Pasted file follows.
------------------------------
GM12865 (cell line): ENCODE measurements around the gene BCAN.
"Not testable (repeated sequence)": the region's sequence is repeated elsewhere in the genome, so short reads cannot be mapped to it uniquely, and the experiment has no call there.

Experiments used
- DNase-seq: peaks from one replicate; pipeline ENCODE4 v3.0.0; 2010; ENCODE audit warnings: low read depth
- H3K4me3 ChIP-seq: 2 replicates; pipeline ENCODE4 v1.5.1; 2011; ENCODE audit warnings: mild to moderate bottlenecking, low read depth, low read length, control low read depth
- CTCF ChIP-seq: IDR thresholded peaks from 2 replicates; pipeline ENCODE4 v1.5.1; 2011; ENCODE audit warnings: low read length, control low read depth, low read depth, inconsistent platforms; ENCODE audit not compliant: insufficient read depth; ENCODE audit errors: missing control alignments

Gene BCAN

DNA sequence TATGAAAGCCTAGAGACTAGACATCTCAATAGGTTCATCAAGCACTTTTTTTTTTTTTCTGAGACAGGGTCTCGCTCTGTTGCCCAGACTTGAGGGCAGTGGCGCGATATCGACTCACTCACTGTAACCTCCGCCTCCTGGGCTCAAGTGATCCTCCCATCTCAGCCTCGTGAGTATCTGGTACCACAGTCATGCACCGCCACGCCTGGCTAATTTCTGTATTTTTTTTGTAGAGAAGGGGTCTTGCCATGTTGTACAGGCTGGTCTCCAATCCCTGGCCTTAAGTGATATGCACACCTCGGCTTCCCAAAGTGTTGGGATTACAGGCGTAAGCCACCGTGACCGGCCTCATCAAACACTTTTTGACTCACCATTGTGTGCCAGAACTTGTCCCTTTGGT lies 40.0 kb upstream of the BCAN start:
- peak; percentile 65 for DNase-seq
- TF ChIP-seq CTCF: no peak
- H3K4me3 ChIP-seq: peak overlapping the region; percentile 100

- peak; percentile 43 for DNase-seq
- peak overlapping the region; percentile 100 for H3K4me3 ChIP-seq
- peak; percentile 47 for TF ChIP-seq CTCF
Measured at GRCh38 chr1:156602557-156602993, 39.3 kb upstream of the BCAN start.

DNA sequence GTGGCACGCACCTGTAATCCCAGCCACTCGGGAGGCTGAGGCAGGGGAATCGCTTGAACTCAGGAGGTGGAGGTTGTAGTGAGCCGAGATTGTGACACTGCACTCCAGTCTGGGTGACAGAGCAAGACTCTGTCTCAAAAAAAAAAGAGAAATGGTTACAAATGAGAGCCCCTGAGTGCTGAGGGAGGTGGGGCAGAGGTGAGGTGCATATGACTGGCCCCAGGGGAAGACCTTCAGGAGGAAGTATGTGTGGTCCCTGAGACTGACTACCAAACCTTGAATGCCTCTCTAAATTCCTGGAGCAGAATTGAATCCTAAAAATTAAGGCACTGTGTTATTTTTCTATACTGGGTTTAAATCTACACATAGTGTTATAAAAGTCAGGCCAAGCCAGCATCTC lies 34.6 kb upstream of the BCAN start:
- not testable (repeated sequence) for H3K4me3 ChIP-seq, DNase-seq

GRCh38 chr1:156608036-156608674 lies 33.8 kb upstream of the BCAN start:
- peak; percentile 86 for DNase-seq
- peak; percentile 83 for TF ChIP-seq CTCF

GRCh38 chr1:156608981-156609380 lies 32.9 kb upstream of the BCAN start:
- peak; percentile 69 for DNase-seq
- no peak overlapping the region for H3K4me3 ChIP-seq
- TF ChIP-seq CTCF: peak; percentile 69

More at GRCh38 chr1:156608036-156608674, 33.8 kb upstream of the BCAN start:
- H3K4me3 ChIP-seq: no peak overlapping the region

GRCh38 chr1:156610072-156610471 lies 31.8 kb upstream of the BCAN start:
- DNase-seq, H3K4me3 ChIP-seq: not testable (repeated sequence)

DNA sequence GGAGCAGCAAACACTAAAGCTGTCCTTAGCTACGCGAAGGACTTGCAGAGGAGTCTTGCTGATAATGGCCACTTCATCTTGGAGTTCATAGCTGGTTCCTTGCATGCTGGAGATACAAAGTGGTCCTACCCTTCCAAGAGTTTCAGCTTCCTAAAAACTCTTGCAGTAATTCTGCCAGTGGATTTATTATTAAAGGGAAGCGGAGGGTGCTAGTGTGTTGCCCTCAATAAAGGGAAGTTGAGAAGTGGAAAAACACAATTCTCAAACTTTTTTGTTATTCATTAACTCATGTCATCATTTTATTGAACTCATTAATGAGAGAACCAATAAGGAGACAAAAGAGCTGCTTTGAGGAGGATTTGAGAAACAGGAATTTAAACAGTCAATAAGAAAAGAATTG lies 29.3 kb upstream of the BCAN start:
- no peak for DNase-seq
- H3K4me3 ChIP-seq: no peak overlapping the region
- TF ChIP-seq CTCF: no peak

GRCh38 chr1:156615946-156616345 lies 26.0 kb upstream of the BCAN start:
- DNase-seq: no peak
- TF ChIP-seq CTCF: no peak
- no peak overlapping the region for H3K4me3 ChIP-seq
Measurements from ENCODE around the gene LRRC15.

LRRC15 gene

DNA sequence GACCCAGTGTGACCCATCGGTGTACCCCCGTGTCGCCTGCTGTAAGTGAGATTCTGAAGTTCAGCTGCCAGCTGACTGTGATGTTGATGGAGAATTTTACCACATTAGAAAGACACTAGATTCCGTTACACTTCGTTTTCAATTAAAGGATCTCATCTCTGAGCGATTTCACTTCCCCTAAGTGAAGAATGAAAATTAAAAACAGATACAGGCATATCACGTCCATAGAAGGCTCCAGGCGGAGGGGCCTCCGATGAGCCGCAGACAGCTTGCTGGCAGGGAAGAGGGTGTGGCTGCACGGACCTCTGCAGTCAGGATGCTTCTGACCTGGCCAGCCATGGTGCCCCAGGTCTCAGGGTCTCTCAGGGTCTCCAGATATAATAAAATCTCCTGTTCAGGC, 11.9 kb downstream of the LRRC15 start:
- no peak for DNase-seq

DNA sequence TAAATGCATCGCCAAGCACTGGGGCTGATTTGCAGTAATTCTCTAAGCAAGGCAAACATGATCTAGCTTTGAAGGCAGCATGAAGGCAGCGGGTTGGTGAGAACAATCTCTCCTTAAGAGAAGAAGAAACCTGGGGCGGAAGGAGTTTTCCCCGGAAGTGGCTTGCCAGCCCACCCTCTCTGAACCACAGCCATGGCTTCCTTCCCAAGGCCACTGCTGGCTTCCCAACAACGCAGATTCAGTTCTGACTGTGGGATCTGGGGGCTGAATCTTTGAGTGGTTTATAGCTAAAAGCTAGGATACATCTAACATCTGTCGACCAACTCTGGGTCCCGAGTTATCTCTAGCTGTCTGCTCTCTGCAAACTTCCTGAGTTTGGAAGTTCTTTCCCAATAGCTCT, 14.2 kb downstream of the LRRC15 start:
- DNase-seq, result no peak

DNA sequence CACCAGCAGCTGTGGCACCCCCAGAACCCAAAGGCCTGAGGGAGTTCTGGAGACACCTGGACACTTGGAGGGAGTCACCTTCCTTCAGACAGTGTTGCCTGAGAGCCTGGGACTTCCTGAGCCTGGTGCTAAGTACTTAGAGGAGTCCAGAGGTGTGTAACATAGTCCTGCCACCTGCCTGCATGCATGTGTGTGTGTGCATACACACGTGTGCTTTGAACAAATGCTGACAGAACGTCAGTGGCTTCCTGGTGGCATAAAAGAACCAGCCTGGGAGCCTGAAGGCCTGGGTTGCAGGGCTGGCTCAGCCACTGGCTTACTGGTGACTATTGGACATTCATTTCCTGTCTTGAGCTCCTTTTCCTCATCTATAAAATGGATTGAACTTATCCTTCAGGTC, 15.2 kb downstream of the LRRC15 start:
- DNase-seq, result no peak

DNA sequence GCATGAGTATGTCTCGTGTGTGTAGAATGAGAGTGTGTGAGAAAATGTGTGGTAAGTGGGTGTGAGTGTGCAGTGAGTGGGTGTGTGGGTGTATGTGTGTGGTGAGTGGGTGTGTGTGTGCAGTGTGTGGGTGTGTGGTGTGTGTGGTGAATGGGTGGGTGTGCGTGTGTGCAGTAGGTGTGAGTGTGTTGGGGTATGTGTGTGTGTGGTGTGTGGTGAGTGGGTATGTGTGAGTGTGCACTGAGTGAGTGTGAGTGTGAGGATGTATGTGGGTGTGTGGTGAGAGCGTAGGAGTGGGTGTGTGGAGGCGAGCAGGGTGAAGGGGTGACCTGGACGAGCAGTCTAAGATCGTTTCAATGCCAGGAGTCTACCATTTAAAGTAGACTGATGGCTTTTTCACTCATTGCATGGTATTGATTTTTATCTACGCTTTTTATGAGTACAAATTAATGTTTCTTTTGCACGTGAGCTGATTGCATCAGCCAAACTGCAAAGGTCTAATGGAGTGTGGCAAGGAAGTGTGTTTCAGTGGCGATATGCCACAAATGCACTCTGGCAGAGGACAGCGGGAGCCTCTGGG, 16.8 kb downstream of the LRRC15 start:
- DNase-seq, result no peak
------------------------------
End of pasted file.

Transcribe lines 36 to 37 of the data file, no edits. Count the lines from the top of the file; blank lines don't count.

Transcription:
- no peak overlapping the region for H3K4me3 ChIP-seq
Measurements from ENCODE around the gene LRRC15.